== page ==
A panel created to investigate and point fingers at those responsible for the poisoning of Flint's water supply has published their findings and they point a finger at several agencies within the state government and, more significantly, the emergency managers appointed by Governor Rick Snyder.
“[T]he state is fundamentally accountable for what happened in Flint,” it states. “The Flint water crisis is a story of government failure, intransigence, unpreparedness, delay, inaction, and environmental injustice.”
The report enumerates a number of shortcomings among state agencies, particularly the Michigan Department of Environmental Quality (MDEQ), which it says bears “primary responsibility” for the water contamination and “failed in its fundamental responsibility to effectively enforce drinking water regulations.”
As you may recall, emergency managers have claimed they were not chiefly responsible for making the decision to alter the city's water source, but this report makes it clear that emergency management was and is responsible.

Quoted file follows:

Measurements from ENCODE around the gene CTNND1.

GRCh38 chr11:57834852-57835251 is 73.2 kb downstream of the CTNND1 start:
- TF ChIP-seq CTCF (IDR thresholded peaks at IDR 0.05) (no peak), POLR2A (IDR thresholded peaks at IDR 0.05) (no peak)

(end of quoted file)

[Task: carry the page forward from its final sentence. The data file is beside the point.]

The report also found, contrary to the claims of former emergency managers such as Darnell Earley, that emergency managers and not Flint’s local officials made the decision to switch Flint’s water from Detroit to the Flint River, which was a first step in the contamination crisis.
As the head of the executive branch of the state government, Governor Snyder is ultimately responsible for these failings. Governor Snyder pushed for emergency management. He selects the managers who only answer to him. Governor Snyder appointed the agency heads who presided over this disaster and, as we've seen, the governor's closest aides and advisers knew about the problem a year before the state confronted it publicly.
The reports faults the Environmental Protection Agency (EPA) as well but personally I find that hard to take seriously. Maybe the EPA didn't act in a capacity that it could have, but it would be a lie to say the EPA hasn't faced an enormous amount of obstruction over the past six years from Republicans in Congress, state legislatures, and local state agencies. They're damned if they do and damned if they don't.
The Republican war against the EPA is ongoing. The budget blueprint being pushed by House Republican leadership would gut the EPA's ability to regulate.